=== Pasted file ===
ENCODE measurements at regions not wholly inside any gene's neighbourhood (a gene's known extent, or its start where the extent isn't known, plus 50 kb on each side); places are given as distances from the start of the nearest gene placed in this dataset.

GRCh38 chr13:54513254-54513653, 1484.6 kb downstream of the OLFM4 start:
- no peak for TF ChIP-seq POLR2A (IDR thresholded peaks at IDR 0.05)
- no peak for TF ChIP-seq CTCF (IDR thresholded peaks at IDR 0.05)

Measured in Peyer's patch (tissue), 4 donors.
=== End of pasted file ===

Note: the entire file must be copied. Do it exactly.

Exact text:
ENCODE measurements at regions not wholly inside any gene's neighbourhood (a gene's known extent, or its start where the extent isn't known, plus 50 kb on each side); places are given as distances from the start of the nearest gene placed in this dataset.

GRCh38 chr13:54513254-54513653, 1484.6 kb downstream of the OLFM4 start:
- no peak for TF ChIP-seq POLR2A (IDR thresholded peaks at IDR 0.05)
- no peak for TF ChIP-seq CTCF (IDR thresholded peaks at IDR 0.05)

Measured in Peyer's patch (tissue), 4 donors.